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Title: Indoor air pollution from biomass fuel smoke and its effect on respiratory health, in a population at risk of HIV related pneumonia
Author: Fullerton, Duncan Gordon
ISNI:       0000 0004 2732 3838
Awarding Body: University of Liverpool
Current Institution: University of Liverpool
Date of Award: 2011
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Background: Three billion people use biomass fuel (BMF) as the main source of household energy. Indoor air pollution (lAP) from BMF smoke is associated with lower respiratory tract infections and low birth weight in children; COPD and TB in adults. 3 hypotheses were tested in this thesis: IAP levels in Malawian homes are high; BMF smoke exposure is associated with impaired lung function; Particulate matter exposure (PM) impairs alveolar macrophage function. Methods: In urban and rural homes in Malawi, 4 different air sampling devices were located to measure levels of PM and carbon monoxide. Questionnaire data were collected to identify risk factors for COPD; Spirometry was measured. In Malawi and the UK adult volunteers underwent bronchoalveolar lavage (BAL). The in vivo human alveolar macrophage (HAM) appearance was reproduced in vitro by challenging macrophages with PM. Dose and time dependent experiments were performed in vitro to assess PM phagocytosis by HAM and monocyte derived macrophages (MD M). The effect on inflammatory cytokines (IL-6 and IL-8) secretion by HAM and MDM in vitro exposure to PM was measured by ELISA. HAM functions were assessed using a novel reporter bead flow cytometry assay. Oxidative burst, proteolysis and phagocytic activity were compared by HAM PM load, using a novel image analysis method. Results: In 80% of 74 homes sampled, the PM levels measured were four times greater than the WHO safe level for indoor air quality. 374 individuals performed spirometry. Data showed that wood smoke and lower socioeconomic status are both associated with impaired lung function. PM load in HAM was associated with the type of BMF used. An increase in the dose and incubation time of PM, led to greater ingestion of PM by MDM and HAM. Secretion of IL-6 and IL-8 was increased by increasing the dose of PM. HAM produced more IL-6 and IL-8 compared to MDM. In HAM, impaired oxidative burst was observed with higher PM load. Conclusion: This thesis is the first description of IAP and the effect it has on lung function in Malawi. It explores an in vitro model and increases the understanding of the mechanisms behind lung damage. It describes a biomarker that can be used to support epidemiological associations as well as to plan effective and appropriate interventions to reduce exposure.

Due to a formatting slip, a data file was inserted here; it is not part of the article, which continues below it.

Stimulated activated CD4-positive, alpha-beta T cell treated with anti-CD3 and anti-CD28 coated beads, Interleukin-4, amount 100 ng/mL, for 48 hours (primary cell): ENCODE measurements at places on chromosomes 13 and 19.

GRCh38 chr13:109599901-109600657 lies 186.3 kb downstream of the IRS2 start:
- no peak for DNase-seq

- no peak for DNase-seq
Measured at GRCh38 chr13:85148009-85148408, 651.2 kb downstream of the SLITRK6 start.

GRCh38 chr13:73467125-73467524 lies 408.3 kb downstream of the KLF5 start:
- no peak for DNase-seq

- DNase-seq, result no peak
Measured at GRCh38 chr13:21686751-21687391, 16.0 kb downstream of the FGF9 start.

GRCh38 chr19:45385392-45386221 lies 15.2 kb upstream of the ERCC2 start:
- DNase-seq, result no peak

Supervisor: Not available Sponsor: Not available
Qualification Name: Thesis (Ph.D.) Qualification Level: Doctoral